What Apple’s Humor Ad Can Show About Marketing During a Pandemic

Apple got cabin-fevered fans feeling consumer-y once more with its “The whole working-from-home thing” ad.

Key Insights:

  • How humor can capture and retain attention

  • The reprioritization of entertainment with authenticity and agility is key

  • Why comedians remain an untapped resource for marketers

  • The timeless value of humor in uncertain times

How did a six-minute video advertisement get 26 million views in two weeks without spending a dime to promote through social channels?

Apple’s latest ad has done something most brands envy; it got eyeballs from consumers who willingly shared it on social and bloggers talking across the web.

The use of storytelling and humor may seem like a bold move when many are offering solace and comfort. As advertisers are struggling to know what to say these days, here are four lessons we can learn from Apple’s success:

Humor Captures and Retains Attention

The effects of an emerging pandemic and volatile economy keep cable news fueled 24/7. Homebound consumers have used the time creatively, drawing large followings on Instagram and TikTok. Brands have the difficult task of cutting through the noise to earn precious mindshare.

Thales S. Teixeira, who teaches Digital Disruption and The Economics of Attention at Harvard, says, “Attention is a necessary ingredient for effective advertising. The market for consumer ‘eyeballs’ has become so competitive that attention can be regarded as a currency.”

Apple’s newest ad is now the eighth-highest viewed video on its YouTube channel. Granted, it’s not a comedy special but there is plenty of humor to invest in. Funny is subjective. It dispels the myth that the audience must be rolling with laughter, but a little humor can get viewers to vote with their attention.

Entertainment Casts the Consumer in the Story - Increasing Purchase Intent

We have entered a period where the entertainment and advertising industries need one another. Brands must think in terms of storytelling to draw in consumers. In fact, Cision found that 84 percent of people expect brands to provide content that entertains, tells stories, offers solutions, and creates experiences.

Further still, when consumers are undergoing periods of rapid disruption, they suddenly find themselves facing new challenges. The point of habit change (i.e., working from home) triggers an inclination towards discovery. When solutions are presented in an entertaining and familiar manner, these would-be customers are more engaged and begin to see themselves in the story.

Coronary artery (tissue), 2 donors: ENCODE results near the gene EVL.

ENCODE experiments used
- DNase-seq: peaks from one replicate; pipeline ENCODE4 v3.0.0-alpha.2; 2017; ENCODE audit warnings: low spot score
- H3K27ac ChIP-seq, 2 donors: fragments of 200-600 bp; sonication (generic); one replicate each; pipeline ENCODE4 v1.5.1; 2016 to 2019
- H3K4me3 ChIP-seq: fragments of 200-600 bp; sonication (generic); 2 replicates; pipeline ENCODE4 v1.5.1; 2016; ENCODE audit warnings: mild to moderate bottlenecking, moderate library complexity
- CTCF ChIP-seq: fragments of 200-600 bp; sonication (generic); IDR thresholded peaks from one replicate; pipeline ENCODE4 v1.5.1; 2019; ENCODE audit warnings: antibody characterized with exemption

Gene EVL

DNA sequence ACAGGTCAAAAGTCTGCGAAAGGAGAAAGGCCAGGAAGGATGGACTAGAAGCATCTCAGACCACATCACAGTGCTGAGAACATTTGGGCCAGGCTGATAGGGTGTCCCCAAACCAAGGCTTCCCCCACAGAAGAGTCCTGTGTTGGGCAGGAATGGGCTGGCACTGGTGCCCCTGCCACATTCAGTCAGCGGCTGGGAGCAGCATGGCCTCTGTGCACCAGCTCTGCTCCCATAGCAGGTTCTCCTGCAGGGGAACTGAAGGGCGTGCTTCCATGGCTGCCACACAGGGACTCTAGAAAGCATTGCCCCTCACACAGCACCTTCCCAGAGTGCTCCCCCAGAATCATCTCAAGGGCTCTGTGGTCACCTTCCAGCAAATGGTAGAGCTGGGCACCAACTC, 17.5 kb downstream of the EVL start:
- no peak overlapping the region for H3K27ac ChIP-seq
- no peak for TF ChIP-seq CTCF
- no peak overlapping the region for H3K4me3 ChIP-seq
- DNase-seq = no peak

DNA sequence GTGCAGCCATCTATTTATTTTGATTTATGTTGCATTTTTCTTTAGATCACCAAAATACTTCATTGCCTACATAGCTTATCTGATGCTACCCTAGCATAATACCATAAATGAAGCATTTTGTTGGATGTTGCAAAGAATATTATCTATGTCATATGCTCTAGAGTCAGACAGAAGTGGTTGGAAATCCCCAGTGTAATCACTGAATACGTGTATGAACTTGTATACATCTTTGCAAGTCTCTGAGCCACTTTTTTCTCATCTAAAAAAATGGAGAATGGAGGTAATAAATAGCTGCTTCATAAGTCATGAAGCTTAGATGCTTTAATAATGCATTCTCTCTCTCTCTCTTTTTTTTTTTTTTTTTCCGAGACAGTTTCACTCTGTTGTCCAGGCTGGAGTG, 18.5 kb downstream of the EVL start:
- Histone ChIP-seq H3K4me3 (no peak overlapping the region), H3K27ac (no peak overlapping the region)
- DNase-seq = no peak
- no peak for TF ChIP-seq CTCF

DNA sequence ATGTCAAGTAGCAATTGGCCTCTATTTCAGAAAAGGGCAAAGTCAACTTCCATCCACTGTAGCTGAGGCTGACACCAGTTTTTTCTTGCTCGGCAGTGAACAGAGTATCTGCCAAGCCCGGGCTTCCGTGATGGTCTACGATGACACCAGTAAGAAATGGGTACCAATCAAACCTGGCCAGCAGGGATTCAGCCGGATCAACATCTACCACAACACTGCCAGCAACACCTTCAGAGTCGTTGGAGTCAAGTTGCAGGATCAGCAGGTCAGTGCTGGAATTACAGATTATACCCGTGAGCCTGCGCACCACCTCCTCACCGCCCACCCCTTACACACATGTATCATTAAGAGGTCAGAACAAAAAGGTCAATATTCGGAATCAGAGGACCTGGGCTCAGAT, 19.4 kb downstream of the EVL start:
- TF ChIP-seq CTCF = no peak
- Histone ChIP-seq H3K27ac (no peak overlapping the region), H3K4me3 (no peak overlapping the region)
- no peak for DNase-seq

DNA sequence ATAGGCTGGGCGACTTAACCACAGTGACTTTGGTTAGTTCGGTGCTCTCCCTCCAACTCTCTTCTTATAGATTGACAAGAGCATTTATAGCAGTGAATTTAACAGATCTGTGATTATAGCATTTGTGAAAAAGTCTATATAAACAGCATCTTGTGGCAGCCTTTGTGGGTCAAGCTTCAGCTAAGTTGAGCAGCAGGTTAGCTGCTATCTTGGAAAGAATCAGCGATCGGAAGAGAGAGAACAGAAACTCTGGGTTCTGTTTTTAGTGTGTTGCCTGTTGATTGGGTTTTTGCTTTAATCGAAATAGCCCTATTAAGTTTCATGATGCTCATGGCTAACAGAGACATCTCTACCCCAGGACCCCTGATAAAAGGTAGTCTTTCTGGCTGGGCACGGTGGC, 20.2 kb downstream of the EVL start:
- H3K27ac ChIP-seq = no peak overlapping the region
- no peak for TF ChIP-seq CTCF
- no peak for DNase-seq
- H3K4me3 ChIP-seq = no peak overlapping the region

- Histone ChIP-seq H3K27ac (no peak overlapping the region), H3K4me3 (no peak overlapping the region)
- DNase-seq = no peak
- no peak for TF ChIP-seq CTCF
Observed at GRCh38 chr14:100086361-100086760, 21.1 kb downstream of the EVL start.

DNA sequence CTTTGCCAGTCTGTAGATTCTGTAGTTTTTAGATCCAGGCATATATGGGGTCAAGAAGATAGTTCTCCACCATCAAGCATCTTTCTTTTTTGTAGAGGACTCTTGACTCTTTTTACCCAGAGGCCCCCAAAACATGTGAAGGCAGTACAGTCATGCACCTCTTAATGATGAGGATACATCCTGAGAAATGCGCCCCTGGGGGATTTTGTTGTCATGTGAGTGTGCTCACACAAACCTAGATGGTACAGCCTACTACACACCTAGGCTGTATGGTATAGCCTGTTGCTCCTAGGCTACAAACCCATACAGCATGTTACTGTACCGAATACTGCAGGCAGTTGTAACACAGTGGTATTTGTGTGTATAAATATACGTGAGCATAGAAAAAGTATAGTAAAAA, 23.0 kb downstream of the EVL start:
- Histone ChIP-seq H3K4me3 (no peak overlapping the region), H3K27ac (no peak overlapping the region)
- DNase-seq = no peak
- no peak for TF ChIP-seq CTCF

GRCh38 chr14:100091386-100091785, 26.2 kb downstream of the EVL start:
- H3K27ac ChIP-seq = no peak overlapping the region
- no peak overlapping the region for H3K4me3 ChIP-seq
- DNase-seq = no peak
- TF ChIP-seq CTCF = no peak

Until recently, brands preferred to partner with influencers to develop organic, first-hand accounts that would appear natural in consumers’ social feeds. This is no longer universally viable. Further still, influencers’ prestige does not always translate to advertising as we saw with Pepsi’s Kendall Jenner spot in 2017. In mercurial times, comedians can push boundaries that influencers and models cannot, underscoring authenticity, timeliness, and the element of surprise.

Apple's 'Underdogs' is made up of comedic actors with a background in Improv comedy

An Untapped Resource: Comedians

Apple at Work - Underdogs,” the original digital short produced by SMUGGLER and directed by Mark Malloy, portrays a team of four colleagues scrambling to impress a senior manager of an agency.

What stands out is that three of the “Underdogs” come from a background in comedy, whether it’s writing sketches, improv acting, or stand-up comedy.

Why does this matter? Apple used a creative extension of their traditional marketing team by hiring comedians who can take the script to new heights and add resonance.

Comedians do not always require an Apple-sized budget. At, entertainment underscores everything we do from writing sketches, punching up scripts, or performing in content that is customized to help brands get noticed. As a creative service platform that works as an extension for marketers at brands and agencies, our comedy teams remain agile and can help brands of all sizes pivot with creativity.

Humor Works Especially Well During Recessions

A humor-themed ad goes against the common theme that many brands expressed during the onset of this pandemic. Jeremy Schumann of Adweek shared, “Empathy was [initially] the desired tone” in the first few weeks of the nationwide quarantine, it’s evident that this approach can wear out its welcome as consumers grow weary of daily news reports.

Several advertising practitioners suggest that humor could be an effective advertising approach in recessions (Bryson 2010; Neff 2008) as people are looking for relief through humor.

It may seem that Apple made a bold choice to release a humor-themed ad during a pandemic. However, during the Great Depression people turned to sports and the glamour of Hollywood to rediscover joy and happiness. In the 2009 recession, brands like Coke Zero, Capital One, and Trojan Condoms added humor to offer a respite to consumers. By following the same marketing trends from the past, the opportunity to stand-out, be shared, and remembered, is now.

Is humor the right choice for your brand?

Listen to komedy's podcast Win With Wit, hosted by Ben Willson and Stephanie Houng as they discover the best practices for brands to go from boring to interesting, stand-out in today's noisy world, and win over customers with humor

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